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A failed experiment

In a recent post, I wrote about how members of my orchid club recommended Dawn dishwashing liquid to treat scale and other pests. I mixed a solution according to the recommended formula (3 parts water to 1 part Dawn) and applied it to a couple of plants.

One of my orchids, Epicattleya Rene Marques “Flamethrower” did not like this treatment at all, and showed its displeasure by dropping all its leaves.

Here’s the result: a bunch of defoliated stems.

img_0503The stems are still showing green, so I am hoping it will recover. After the harm I inflicted, I think the least I can do is give it a chance. Here’s what the flowers look like – the reason I bought this orchid in the first place.

img_1487The other treated plants seem to be okay. I guess the lesson here is not every plant will react to a treatment the same way.

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Brightening a bathroom

img_0455This is “Begonia Richardsiana,” a semi-tuberous begonia purchased several years ago for about $12 at Logee’s greenhouses in Danielson, CT. It lives on the windowsill of our master bathroom, with a nice view of a shady part of the garden.

If you’re wondering what’s up with the pinecones, I have a thing about bringing nature indoors, and I put together this little arrangement for Christmas. I think it looks pretty, so I’ve left the cones in place for now.

This unusual-looking plant has interesting, maple-like leaves and a thick trunk. It does well in low light situations, and even blooms in the spring and summer – nothing fancy, but pretty, white flowers.

Here’s what the leaves look like up close:


And here’s that strange trunk, also called a “caudex”:


If you are thinking that this plant looks a lot like a bonsai, you’re right. In fact, when I bought it, it was in a tiny bonsai pot, like the one in the photo on the Logee’s website. Predictably, it soon outgrew that, so I ended up planting it in the pot it is still in today.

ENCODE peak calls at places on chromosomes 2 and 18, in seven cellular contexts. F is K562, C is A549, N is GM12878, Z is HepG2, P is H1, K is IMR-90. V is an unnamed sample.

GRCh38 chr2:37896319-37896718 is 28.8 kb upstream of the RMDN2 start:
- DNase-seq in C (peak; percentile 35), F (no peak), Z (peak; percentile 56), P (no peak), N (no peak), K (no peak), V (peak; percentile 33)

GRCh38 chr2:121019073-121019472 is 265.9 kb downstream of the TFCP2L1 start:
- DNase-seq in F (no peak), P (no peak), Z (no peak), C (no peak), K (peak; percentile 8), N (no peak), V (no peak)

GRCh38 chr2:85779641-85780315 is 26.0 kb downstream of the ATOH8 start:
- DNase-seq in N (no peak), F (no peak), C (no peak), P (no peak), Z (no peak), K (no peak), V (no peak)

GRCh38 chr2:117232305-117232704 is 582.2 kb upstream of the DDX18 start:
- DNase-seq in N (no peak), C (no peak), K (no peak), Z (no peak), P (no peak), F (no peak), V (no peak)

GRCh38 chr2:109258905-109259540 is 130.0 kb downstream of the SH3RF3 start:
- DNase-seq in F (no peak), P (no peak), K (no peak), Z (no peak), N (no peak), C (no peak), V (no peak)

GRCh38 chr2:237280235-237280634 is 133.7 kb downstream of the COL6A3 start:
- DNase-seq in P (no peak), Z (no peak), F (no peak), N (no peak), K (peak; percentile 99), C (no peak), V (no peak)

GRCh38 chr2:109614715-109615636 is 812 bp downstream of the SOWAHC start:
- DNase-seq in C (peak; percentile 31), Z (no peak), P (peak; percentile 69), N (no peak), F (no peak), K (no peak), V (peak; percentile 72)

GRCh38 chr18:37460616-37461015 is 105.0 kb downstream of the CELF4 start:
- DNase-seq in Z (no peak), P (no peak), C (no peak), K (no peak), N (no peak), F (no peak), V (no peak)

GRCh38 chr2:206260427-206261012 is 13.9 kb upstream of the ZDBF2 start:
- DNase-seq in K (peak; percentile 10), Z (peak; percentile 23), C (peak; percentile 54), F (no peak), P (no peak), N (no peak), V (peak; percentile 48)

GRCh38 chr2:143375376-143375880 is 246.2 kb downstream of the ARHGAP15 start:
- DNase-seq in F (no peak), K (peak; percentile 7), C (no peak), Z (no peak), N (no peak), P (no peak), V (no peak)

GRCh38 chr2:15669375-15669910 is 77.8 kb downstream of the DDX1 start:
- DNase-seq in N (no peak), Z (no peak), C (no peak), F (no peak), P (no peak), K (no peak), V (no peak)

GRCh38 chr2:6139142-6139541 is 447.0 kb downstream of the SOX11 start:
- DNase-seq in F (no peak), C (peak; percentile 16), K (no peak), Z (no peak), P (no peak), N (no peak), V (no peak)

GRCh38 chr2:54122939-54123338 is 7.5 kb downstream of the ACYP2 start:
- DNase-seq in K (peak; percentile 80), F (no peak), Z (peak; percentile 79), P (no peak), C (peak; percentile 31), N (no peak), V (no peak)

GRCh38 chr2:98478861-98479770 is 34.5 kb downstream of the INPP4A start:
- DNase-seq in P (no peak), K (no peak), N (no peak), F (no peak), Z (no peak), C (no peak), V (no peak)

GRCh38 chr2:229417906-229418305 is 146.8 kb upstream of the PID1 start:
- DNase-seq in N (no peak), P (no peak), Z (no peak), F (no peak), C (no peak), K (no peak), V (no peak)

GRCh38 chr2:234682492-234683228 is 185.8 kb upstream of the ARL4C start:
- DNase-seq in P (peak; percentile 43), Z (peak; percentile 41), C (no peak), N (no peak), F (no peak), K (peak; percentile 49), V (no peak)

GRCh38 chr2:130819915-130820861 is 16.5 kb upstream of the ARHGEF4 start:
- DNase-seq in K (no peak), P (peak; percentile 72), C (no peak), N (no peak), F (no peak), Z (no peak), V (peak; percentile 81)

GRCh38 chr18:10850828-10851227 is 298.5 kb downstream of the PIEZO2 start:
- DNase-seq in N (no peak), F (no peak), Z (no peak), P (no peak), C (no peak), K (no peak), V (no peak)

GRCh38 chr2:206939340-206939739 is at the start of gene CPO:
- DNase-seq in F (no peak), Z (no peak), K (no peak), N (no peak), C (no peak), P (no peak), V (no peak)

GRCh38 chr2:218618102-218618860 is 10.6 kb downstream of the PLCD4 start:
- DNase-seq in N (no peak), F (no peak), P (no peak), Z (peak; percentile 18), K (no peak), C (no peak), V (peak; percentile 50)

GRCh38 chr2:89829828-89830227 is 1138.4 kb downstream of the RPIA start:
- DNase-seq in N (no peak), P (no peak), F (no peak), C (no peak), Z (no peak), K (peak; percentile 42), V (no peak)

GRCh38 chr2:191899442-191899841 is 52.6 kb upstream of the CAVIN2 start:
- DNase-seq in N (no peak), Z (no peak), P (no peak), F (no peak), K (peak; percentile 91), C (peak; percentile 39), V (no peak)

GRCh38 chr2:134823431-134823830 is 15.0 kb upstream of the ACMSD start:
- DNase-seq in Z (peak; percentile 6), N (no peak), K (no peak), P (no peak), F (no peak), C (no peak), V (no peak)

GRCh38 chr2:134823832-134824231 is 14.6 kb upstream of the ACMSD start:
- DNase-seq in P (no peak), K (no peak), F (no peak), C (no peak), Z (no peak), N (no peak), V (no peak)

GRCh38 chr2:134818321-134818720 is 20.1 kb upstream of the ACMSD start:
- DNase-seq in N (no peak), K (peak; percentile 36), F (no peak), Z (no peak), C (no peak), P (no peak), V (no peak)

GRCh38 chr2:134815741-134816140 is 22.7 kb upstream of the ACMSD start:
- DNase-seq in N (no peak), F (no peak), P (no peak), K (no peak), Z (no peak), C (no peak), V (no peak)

I take this plant to the sink once a week and give it a good watering. I also fertilize it once in a while with seaweed emulsion or Dyna-gro. This is an easygoing, pretty houseplant.

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Winter woods

img_0373I spent some time hiking in the woods over the Christmas holiday. We were in Quebec, and there was plenty of snow. I am always lagging behind the others on the trail, taking in the forest and the details of individual trees.


Like this pine bark.

img_0377Fallen trees can be interesting too, unless you are very short.

img_0335Trees are also beautiful at night, especially in the snow. It’s a different world up there, where winter is still a season to be reckoned with. Pretty, though.

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Non-toxic plant pest control

Orchid pests were the topic at the most recent meeting of my club, the Ocean State Orchid Society. We geeked out over images of revolting aphids, mealy bugs and everyone’s favorite, scale. One of the club’s most respected and knowledgable members, a retired Brown University chemistry professor with a large greenhouse and a penchant for Cattleyas, repeatedly stressed the dangers of using some of the more toxic chemicals on our plants, especially, in our homes. And he should know, right?


A couple of the other members said they had been using the basic, blue “Dawn” liquid dishwashing soap with terrific results. Using a 3 to 1 solution of water to soap, they spray their plants’ leaves and use a toothbrush  if necessary, to gently clean the leaves.  This works well if you treat the plants a second time a week later to remove the eggs.

Of course, all houseplant growers confront insect pests from time to time, so this remedy is not confined to orchids. I rushed right out and bought a bottle of Dawn. Apparently only the original blue formula works. I will let you know if it works for me.